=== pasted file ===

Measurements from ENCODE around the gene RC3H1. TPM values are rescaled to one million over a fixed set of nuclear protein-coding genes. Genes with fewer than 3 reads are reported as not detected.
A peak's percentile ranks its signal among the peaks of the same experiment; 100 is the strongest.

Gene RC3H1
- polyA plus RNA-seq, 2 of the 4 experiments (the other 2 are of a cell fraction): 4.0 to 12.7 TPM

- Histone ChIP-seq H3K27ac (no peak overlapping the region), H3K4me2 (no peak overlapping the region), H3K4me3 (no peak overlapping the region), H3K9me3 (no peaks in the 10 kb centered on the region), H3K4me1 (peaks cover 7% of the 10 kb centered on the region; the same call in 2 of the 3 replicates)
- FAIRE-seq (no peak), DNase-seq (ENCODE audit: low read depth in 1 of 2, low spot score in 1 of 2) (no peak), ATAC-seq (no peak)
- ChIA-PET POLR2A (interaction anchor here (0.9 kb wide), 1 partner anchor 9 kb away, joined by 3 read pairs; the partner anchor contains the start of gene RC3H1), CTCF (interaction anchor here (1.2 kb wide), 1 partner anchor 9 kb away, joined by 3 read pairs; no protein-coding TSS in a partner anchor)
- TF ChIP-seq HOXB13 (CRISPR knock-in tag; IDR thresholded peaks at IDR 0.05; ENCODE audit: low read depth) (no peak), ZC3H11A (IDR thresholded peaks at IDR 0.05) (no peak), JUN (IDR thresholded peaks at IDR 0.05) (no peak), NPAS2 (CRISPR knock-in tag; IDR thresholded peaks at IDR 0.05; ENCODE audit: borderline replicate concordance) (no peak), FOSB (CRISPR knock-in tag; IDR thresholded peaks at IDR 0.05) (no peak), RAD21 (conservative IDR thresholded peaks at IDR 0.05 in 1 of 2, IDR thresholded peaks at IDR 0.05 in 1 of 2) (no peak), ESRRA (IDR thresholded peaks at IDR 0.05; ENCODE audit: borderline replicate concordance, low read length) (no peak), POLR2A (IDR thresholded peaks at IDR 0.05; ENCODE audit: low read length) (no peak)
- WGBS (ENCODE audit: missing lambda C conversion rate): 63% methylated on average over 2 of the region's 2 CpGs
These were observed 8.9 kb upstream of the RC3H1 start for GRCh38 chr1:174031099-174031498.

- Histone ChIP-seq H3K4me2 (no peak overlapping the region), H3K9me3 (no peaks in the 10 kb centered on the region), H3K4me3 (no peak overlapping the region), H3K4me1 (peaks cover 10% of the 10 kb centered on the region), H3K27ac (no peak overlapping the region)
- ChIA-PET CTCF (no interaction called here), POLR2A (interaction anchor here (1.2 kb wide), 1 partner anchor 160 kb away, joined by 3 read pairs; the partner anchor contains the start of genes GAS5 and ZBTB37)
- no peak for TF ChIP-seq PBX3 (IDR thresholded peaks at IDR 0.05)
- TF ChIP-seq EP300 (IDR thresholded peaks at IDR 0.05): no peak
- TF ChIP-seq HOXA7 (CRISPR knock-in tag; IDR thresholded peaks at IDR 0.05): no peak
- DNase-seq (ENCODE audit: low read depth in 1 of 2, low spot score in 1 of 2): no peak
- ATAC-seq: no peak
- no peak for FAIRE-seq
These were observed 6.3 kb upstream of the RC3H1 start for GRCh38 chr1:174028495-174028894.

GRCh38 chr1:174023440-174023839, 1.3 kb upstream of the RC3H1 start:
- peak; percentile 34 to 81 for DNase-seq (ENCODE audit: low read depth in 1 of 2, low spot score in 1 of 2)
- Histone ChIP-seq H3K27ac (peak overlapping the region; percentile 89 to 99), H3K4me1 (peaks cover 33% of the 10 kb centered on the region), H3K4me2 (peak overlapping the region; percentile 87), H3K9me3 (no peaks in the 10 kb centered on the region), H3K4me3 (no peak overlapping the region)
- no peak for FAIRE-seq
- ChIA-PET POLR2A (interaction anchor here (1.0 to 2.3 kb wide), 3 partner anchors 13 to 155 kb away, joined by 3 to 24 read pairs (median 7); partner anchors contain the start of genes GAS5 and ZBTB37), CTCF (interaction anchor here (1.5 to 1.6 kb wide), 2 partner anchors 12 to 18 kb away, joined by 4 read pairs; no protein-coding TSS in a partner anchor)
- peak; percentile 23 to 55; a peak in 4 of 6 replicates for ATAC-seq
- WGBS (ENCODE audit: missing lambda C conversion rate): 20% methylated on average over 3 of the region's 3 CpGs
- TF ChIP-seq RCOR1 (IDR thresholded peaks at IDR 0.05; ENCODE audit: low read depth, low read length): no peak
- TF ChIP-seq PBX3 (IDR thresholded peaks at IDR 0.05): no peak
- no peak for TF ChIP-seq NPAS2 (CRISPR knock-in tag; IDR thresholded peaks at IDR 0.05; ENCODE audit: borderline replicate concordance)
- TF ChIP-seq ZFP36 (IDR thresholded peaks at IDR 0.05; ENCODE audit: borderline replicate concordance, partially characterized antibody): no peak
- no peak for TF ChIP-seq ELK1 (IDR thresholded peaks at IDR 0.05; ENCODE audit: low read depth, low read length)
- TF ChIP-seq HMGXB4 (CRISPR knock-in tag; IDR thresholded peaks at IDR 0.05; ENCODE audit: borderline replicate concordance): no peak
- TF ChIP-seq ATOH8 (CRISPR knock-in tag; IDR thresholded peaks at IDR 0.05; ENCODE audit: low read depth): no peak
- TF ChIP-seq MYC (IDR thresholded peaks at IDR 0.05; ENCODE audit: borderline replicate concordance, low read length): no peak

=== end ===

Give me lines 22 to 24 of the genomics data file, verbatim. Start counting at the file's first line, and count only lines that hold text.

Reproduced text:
- Histone ChIP-seq H3K27ac (peak overlapping the region; percentile 89 to 99), H3K4me1 (peaks cover 33% of the 10 kb centered on the region), H3K4me2 (peak overlapping the region; percentile 87), H3K9me3 (no peaks in the 10 kb centered on the region), H3K4me3 (no peak overlapping the region)
- no peak for FAIRE-seq
- ChIA-PET POLR2A (interaction anchor here (1.0 to 2.3 kb wide), 3 partner anchors 13 to 155 kb away, joined by 3 to 24 read pairs (median 7); partner anchors contain the start of genes GAS5 and ZBTB37), CTCF (interaction anchor here (1.5 to 1.6 kb wide), 2 partner anchors 12 to 18 kb away, joined by 4 read pairs; no protein-coding TSS in a partner anchor)